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Journalism Students Step Up like Pros


“The rules are changing as we go,” says Jason Martin, associate professor and Journalism program director, talking about the study and practice of journalism today. “Job opportunities aren’t entirely predictable, so we try to prepare students for a lot of different possibilities by giving them skills that cut across all platforms.” And one platform of daily-increasing importance is social media. “We expect our graduates to use social media successfully no matter what their jobs in the field.”

Students are learning their lessons well.

In December 2015, Martin’s class, along with students from the Sustainable Urban Environment program, produced the Chicago COP21 Report, a real-time, value-added blog about the Paris Climate Conference, which ended up attracting thousands of readers from all over the world. The following spring, the Chicago Headline Club, a society of professional journalists, named the site a finalist for a Peter Lisagor Award for Exemplary Journalism in the “digital startup” category.

“To produce the blog, the students worked around-the-clock for two weeks,” Martin recalls. “I thought they’d learn by doing, and that would be good enough. But they far exceeded my expectations. The site ended up reaching thousands, and the assignment turned into a good lesson about connecting with people who are really interested in a topic.”

“We were doing actual, important reporting—this was way more than a class,” says Evelyn Baker (BA '16, MA '18). “We pursued real stories, and it was so cool to be ‘in’ on the science and the politics of the conference. As students, we already knew social media as a pastime; as journalists, we learned to use it as a tool for telling important stories. The experience was extraordinary.”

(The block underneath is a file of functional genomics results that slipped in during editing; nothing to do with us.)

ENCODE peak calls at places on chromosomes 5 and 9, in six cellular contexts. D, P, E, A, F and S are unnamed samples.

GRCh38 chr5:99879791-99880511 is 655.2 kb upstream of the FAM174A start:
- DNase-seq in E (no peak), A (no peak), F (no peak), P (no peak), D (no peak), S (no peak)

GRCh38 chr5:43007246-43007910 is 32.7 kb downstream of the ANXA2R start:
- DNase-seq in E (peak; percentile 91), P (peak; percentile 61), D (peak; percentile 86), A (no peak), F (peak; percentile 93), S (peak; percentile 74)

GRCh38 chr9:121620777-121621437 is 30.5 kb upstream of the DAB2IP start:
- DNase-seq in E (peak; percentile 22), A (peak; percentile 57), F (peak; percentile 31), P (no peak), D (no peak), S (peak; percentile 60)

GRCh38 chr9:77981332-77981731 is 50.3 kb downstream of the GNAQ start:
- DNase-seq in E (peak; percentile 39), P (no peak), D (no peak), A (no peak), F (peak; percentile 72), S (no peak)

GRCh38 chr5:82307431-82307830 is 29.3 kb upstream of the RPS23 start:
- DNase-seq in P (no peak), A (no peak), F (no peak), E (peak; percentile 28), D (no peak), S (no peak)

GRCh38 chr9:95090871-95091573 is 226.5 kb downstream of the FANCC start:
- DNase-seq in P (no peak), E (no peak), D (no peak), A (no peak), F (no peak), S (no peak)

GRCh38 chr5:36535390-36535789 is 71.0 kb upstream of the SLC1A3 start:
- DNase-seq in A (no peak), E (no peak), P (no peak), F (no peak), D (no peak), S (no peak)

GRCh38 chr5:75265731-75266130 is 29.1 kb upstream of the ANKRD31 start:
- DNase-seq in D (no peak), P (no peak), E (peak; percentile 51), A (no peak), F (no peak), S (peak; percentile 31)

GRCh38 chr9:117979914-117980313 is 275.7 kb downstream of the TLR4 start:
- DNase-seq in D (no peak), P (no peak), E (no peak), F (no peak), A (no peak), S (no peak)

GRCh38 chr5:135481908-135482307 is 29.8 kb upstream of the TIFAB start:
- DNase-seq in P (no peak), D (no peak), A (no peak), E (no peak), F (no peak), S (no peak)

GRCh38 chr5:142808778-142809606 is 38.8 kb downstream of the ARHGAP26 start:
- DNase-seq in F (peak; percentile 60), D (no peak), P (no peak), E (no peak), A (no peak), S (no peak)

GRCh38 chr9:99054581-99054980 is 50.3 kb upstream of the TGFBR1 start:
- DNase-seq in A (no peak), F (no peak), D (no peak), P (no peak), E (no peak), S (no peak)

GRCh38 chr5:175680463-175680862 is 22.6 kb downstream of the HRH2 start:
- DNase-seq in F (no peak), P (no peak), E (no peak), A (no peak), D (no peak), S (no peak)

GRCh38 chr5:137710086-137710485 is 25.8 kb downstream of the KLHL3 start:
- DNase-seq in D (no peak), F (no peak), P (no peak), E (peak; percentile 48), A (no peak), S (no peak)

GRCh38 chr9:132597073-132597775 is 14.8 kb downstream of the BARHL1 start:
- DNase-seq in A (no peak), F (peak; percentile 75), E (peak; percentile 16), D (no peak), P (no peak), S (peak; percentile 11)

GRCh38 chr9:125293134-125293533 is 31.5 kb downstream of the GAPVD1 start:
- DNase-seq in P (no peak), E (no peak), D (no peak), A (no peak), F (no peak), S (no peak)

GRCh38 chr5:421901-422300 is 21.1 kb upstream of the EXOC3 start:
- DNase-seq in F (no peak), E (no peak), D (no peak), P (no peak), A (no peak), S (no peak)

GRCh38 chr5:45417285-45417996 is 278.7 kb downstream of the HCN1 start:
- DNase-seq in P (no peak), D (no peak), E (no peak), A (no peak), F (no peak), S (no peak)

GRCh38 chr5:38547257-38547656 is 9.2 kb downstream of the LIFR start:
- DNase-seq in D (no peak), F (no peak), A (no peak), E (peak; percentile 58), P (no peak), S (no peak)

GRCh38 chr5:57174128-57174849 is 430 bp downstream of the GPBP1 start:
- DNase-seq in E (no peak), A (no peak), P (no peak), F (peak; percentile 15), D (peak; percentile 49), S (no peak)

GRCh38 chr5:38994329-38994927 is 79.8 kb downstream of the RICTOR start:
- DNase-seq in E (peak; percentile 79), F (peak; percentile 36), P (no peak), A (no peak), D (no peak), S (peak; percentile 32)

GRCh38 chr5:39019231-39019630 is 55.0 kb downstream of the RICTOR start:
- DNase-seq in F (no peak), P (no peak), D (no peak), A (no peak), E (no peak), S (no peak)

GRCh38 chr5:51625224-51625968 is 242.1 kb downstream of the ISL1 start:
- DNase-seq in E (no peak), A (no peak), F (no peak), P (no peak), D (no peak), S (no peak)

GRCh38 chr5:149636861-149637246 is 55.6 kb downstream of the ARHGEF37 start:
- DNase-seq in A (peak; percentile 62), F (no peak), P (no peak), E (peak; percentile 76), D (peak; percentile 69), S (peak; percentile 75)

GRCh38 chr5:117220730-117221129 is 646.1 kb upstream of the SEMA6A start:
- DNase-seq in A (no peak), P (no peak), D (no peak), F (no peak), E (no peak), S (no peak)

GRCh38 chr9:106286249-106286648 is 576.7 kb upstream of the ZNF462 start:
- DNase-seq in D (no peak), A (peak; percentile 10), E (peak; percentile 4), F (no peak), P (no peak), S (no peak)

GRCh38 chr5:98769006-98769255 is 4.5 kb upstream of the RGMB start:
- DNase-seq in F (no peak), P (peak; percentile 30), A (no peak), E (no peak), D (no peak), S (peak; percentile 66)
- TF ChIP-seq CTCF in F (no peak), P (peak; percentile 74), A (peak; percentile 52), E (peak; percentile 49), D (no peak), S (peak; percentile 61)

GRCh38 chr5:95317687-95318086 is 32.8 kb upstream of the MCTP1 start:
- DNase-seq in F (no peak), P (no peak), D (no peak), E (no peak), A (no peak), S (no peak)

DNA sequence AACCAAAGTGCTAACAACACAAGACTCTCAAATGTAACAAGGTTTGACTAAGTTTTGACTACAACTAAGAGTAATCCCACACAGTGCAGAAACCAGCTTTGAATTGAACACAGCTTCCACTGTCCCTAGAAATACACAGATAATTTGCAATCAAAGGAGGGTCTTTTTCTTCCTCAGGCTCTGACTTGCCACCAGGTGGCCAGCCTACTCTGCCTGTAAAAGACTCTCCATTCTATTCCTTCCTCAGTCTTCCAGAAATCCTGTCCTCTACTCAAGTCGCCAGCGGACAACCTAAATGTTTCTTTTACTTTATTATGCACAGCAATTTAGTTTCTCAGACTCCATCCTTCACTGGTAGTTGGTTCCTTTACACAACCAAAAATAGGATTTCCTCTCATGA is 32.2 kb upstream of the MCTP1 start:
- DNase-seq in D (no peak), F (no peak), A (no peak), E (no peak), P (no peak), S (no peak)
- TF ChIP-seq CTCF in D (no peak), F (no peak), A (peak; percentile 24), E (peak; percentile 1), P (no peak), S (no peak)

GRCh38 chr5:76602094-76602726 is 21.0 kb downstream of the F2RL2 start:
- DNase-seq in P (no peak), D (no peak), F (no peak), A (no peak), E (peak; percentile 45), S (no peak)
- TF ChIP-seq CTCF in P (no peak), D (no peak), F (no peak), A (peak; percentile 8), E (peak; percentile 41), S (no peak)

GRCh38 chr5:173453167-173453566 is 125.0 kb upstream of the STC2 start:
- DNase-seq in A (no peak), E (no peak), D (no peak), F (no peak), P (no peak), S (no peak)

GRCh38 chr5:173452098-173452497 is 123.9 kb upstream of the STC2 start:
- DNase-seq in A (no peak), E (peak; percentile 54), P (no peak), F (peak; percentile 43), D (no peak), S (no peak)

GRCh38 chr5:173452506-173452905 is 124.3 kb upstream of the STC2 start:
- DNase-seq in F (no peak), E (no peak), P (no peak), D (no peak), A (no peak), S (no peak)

At the center of the students’ work was the social media lab, which licenses professional-grade social media monitoring software. “We could look at traffic on social media—a firehose of data, really—to see who was interested in environmental issues and what they wanted to read about,” says Martin. “The students were able to focus their efforts, to separate the wheat from the chaff, and to see how their target audiences wanted to be engaged with the material. Overall, the technology let them be more strategic in their choices of what to cover, how and when and why.”

Kirsten Onsgard (MA '16) appreciated how the insights made possible by the technology sharpened the students’ perspective: “The project reinforced my belief that social media is a very powerful way to understand what people care about. Our site was successful because our content was new, immediate, and not available anywhere else. We were doing real investigative work, and the recognition from the Chicago Headline Club put us on par with the professionals.”

While social media pushes the students into 21st century reporting, it also makes obvious the importance of the founding principles of journalism.

“The ethical lessons kicked in right away: Are we getting everything right?” says Martin. “Social media is such an open, fast-moving platform that it’s challenging reporters with the basics, such as verification of sources—Where did data or a photo come from? Can their origin be confirmed? Is a source credible? A healthy skepticism is still  important, maybe more than ever. Today, there’s a rush by everyone to be first; that can make for problems. But social media is great for on-the-ground information sharing. And it’s here to stay.”

First published in DePaul Distinctions.